Dry Forest Rain

The dry forest landscape is often dramatic, and dramatically different, when storms arrive.

It’s been raining in the dry forest of northwest Peru where the Andean bear program works in collaboration with the Spectacled (Andean) Bear Conservation Society. Some years it rains hardly at all, but every four to five years the area does get a significant amount of rain. This rainfall is nothing in comparison to what falls in the cloud forest, but right now the dry forest is not so dry, and the landscape is green for a change!

Vichayo fruits are eaten by a variety of wildlife in the dry forest, including Andean bears.

Even though it’s autumn in the dry forest, it feels like a Northern Hemisphere spring, with greening vegetation and plenty of flowering and fruiting plants. Both Samantha Young and I have previously written about the importance of sapote fruit for the bears, but although the sapote trees usually flower and bear fruit well before the rains arrive (if they arrive), other plants are now flowering and fruiting, more birds are singing, and overall, the life of the dry forest is taking advantage of the availability of water.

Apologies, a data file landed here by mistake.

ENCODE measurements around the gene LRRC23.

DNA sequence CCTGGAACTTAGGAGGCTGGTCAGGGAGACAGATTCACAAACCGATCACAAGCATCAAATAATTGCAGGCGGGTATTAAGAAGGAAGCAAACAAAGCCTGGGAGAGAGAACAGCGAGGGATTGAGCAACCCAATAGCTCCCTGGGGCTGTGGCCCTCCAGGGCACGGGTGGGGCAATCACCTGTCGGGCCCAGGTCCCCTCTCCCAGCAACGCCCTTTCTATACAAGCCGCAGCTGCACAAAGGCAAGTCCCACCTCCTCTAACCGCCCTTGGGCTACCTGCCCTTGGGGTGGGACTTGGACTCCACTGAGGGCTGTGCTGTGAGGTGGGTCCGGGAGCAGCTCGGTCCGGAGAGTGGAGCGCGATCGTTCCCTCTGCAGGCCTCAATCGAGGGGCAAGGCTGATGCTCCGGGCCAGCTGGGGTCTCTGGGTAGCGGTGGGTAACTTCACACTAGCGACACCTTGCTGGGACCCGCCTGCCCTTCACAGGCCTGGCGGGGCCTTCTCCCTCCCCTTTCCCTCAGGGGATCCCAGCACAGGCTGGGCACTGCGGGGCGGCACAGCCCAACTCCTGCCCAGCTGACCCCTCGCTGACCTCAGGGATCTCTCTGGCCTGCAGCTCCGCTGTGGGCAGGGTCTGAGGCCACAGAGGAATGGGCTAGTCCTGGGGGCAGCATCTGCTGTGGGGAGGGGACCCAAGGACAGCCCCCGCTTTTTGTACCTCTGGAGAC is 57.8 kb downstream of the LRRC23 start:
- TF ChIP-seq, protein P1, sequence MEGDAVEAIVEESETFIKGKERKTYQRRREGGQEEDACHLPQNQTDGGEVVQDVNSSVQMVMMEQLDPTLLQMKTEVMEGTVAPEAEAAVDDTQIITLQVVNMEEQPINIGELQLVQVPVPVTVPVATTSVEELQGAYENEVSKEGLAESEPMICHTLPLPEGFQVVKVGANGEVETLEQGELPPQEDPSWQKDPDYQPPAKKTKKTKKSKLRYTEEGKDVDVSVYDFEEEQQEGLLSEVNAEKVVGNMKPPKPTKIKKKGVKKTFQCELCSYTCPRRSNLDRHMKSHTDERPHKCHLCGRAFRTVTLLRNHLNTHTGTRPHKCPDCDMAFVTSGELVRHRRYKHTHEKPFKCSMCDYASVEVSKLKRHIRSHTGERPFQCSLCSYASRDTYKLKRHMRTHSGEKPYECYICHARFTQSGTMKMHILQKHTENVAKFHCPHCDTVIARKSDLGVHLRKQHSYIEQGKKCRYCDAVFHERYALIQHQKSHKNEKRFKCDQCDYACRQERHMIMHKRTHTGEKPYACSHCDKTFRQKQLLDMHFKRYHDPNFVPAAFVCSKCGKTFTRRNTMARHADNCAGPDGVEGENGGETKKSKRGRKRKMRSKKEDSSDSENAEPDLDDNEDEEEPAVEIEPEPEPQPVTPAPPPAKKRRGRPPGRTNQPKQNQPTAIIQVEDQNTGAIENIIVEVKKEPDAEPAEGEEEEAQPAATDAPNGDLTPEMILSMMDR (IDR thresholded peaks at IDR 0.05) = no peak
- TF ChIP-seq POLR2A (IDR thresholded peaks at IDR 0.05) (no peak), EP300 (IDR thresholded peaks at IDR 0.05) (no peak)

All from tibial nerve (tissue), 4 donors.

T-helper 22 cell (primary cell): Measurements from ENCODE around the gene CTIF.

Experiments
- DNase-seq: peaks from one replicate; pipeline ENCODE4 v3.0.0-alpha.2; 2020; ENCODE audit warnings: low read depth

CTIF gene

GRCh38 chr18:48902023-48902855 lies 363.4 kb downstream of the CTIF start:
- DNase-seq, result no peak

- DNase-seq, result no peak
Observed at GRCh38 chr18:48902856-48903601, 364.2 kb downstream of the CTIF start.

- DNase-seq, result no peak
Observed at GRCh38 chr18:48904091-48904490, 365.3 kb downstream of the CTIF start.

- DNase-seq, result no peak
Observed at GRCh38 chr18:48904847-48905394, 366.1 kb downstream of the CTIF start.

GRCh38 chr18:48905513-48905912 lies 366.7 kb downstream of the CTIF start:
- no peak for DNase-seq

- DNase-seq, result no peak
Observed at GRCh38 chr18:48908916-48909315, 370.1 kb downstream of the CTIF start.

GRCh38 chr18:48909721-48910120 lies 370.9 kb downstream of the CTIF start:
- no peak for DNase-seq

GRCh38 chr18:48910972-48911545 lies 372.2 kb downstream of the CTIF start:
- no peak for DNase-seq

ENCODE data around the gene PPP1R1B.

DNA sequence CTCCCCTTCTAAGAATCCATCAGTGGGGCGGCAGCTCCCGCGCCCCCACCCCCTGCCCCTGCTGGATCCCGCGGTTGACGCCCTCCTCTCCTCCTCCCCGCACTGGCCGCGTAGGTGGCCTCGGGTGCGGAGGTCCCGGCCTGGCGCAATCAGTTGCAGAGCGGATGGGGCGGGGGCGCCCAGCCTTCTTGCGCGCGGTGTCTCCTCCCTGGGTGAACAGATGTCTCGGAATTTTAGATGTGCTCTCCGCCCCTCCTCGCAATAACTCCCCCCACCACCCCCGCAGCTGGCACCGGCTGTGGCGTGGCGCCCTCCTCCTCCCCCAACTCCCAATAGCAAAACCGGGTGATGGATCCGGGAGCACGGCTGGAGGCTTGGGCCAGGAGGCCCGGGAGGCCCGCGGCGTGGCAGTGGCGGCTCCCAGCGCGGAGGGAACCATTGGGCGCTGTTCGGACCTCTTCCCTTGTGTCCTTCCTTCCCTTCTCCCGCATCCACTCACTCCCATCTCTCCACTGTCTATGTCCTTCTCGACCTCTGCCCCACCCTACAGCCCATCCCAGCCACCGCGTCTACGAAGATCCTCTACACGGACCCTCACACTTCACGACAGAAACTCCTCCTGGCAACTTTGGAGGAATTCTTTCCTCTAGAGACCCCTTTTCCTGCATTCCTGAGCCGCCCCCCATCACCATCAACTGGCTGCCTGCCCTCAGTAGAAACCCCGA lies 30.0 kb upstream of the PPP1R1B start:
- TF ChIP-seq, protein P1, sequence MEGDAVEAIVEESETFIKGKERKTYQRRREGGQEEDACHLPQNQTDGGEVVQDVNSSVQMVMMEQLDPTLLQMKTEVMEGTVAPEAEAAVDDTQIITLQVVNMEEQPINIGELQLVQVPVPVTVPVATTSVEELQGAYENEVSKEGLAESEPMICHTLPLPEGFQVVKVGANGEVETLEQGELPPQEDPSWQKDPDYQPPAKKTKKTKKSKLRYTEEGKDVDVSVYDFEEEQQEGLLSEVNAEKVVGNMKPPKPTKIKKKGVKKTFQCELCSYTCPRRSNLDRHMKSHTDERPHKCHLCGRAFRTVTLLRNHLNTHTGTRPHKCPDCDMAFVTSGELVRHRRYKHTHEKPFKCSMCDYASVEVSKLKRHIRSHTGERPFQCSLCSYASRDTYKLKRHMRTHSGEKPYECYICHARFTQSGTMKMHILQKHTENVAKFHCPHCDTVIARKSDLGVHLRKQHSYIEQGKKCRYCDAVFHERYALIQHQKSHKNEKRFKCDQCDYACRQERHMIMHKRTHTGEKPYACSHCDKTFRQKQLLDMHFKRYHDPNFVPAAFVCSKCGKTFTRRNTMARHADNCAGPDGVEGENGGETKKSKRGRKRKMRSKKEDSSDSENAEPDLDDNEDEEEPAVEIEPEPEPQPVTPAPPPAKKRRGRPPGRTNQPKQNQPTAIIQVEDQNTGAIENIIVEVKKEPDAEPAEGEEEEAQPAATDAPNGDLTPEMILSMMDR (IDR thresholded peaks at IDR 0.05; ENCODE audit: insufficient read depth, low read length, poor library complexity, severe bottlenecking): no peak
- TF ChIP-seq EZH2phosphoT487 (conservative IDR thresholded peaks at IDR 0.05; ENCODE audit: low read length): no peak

Russ Van Horn is a scientist in the Applied Animal Ecology Division of the San Diego Zoo Institute for Conservation Research. Read his previous post, Are Wild Areas a Luxury?

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